Story originally appeared on USA Today.
Barring unpleasant events in Syria on Friday — admittedly, a big caveat — most of Wall Street will be on their way to the Hamptons by noon, if they haven't gone earlier.
But the Labor Day weekend is a good time to think about labor, and what will happen when the nation gets back to work.
A true wage/price spiral — inflation — needs both rising prices and rising wages. If you ask for a job now, your boss will say, "I hear Wendy's is hiring." Wages rise only when there are fewer people looking for jobs.
But much of the nation's workers have lost money to inflation in the past decade, and pressure to raise wages is building. Fast-food workers are demonstrating to increase their wages to $15 an hour. Three Democratic congressmen have introduced a bill to push the minimum wage to $10 an hour, up from its current $7.25.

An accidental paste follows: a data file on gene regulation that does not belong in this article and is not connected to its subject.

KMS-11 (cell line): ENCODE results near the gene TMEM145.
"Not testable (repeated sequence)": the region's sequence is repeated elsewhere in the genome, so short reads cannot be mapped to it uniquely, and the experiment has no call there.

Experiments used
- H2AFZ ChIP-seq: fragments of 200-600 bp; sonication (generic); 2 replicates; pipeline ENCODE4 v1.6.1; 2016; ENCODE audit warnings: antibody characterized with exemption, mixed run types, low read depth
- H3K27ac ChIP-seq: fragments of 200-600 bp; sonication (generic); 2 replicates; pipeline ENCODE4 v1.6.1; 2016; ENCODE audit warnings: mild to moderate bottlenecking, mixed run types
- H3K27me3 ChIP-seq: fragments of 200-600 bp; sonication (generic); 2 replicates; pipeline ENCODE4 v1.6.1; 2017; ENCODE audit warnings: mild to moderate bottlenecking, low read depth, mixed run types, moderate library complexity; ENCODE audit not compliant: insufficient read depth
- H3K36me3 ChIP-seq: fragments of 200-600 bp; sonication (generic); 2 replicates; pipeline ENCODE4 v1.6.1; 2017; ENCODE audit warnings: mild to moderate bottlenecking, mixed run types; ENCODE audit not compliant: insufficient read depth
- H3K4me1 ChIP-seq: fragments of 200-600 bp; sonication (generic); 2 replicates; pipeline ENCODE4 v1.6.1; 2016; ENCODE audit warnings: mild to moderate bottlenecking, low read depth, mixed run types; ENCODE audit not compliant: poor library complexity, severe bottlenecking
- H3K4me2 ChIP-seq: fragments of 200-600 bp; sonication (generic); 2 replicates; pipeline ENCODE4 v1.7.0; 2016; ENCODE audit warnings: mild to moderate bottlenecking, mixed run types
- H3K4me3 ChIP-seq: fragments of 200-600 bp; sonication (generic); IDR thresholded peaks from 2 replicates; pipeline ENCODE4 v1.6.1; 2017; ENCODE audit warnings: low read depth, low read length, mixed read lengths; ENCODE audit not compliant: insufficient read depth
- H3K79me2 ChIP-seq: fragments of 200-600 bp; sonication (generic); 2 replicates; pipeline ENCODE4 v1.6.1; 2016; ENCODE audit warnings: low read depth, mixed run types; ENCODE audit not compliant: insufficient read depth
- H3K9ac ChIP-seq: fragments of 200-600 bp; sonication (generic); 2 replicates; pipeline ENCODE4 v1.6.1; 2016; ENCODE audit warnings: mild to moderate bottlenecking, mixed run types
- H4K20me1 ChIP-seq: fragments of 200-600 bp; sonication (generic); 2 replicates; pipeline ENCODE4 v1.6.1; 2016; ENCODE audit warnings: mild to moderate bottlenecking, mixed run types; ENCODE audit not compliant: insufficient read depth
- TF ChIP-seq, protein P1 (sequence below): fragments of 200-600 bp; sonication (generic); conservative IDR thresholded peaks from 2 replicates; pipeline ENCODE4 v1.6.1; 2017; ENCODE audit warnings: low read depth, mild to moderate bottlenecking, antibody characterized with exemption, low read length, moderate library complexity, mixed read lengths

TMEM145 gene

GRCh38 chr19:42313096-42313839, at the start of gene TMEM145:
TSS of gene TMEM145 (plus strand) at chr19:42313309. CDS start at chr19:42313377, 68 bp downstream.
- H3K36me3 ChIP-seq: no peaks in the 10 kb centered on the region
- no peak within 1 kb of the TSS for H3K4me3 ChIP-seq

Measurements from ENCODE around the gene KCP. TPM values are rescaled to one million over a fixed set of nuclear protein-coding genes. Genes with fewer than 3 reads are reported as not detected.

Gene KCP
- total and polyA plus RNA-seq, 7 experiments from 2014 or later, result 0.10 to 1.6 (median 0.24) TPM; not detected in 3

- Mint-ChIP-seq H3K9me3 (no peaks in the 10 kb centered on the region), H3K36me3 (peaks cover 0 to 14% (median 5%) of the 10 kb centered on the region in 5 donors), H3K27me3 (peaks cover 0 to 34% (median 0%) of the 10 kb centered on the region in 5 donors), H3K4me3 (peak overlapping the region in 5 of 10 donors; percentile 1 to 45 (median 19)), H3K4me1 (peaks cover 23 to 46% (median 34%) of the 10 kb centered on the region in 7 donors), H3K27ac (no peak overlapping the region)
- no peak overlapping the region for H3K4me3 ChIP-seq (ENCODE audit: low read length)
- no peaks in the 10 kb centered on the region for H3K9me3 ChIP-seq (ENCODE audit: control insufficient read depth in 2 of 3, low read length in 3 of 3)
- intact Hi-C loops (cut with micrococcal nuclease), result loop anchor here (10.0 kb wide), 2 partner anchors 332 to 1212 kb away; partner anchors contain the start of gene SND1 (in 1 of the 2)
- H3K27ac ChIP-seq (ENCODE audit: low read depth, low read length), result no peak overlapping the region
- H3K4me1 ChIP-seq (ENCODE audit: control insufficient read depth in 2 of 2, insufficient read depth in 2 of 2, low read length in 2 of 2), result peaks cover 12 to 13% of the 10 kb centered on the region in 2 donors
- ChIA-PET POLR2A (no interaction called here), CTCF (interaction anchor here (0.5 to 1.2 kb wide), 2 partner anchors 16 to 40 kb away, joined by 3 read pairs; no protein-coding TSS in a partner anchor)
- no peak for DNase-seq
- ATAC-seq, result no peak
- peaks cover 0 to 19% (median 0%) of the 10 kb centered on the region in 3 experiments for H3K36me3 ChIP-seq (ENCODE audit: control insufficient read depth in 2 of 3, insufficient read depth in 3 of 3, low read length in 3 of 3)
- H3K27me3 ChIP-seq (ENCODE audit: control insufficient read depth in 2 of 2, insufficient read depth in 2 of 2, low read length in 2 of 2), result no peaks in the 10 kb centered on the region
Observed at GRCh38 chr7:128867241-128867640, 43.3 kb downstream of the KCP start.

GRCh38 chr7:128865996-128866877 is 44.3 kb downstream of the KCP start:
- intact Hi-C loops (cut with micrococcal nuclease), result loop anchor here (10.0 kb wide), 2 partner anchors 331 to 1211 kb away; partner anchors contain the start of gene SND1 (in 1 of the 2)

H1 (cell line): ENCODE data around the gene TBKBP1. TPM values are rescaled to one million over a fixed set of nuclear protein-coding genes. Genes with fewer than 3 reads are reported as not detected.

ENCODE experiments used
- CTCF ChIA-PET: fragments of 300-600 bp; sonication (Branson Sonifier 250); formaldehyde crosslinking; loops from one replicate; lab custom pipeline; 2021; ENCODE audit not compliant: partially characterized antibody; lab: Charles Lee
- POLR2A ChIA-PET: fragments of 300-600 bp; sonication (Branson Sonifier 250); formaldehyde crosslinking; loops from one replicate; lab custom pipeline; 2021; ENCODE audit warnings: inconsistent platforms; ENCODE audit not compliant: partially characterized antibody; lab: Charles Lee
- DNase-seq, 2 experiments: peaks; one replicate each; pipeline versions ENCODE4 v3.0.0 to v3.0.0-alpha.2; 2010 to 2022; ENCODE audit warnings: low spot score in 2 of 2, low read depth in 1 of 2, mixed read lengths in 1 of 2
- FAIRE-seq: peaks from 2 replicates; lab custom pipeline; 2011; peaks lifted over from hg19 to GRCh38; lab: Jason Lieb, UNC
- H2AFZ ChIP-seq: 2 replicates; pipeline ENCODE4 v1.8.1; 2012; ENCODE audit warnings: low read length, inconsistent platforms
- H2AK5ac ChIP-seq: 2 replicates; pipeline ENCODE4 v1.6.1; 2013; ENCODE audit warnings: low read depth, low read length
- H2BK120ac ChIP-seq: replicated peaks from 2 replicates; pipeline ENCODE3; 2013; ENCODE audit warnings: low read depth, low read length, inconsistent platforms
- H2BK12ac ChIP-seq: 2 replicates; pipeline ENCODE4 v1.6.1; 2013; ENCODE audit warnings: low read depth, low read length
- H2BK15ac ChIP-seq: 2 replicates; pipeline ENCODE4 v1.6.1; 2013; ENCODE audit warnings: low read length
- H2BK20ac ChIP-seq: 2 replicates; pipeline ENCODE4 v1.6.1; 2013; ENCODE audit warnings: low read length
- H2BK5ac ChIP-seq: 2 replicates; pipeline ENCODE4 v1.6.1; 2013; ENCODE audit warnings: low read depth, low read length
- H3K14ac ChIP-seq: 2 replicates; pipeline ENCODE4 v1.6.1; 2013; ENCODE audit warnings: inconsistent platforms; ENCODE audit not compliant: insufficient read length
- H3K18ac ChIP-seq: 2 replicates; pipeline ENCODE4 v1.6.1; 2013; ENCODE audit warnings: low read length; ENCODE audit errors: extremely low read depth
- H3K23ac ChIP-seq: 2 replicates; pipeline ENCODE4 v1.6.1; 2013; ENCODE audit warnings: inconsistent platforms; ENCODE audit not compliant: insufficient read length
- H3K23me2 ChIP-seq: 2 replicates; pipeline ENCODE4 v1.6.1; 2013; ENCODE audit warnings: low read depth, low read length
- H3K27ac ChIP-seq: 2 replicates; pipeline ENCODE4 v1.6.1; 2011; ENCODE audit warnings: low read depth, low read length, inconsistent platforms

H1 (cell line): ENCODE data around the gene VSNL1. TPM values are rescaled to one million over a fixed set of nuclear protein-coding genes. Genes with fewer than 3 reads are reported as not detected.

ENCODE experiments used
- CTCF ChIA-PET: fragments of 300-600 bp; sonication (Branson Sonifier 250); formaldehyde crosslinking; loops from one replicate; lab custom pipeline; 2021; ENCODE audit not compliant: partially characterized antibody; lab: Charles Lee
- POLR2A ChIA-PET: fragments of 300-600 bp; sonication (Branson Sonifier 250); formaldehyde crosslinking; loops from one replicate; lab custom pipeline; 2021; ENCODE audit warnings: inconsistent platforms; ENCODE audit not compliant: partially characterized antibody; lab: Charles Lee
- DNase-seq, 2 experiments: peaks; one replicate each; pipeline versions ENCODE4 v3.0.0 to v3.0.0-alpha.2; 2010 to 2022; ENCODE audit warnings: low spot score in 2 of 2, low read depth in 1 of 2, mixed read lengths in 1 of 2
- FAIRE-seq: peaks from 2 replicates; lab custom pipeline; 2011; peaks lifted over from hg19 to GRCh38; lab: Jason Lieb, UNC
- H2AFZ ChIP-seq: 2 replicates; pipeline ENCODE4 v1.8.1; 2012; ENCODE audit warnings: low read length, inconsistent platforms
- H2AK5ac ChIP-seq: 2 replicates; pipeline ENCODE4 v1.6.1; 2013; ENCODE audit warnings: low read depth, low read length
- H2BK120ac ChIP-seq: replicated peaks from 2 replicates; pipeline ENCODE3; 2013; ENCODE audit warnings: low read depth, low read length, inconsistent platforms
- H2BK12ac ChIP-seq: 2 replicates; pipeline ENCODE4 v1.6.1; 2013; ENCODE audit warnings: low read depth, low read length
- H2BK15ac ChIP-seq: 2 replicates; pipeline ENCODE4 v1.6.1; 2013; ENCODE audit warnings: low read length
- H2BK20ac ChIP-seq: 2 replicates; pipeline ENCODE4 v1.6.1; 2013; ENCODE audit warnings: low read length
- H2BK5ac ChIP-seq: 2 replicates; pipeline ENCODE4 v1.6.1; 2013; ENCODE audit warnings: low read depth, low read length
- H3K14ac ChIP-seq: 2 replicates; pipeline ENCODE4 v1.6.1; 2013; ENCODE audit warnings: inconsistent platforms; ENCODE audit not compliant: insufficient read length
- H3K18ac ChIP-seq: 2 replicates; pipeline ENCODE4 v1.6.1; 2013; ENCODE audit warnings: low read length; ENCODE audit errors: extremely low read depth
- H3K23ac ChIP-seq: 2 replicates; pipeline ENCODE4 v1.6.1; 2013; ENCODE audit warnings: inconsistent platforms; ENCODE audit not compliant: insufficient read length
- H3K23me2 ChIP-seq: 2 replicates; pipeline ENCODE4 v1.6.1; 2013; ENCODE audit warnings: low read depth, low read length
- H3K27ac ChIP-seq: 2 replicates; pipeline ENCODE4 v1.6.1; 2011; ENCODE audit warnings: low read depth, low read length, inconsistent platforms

WAGES: Low-paid workers are losing ground to inflation
While a $15-an-hour minimum wage is highly unlikely, and a $10 minimum wage is also unlikely, both reflect wage pressure. Friday, the Bureau of Economic Analysis will release its figures on personal income, a problematic series that will give a rough idea of whether people are seeing an increase in wages and salaries.
Next week is the closely watched jobs report. No one is expecting a big reduction in the unemployment rate, currently 7.4%. But if wages start to rise and unemployment starts to fall, the Federal Reserve will reduce its bond-buying program and let interest rates rise — in other words, it will take away the punchbowl just as the party gets started.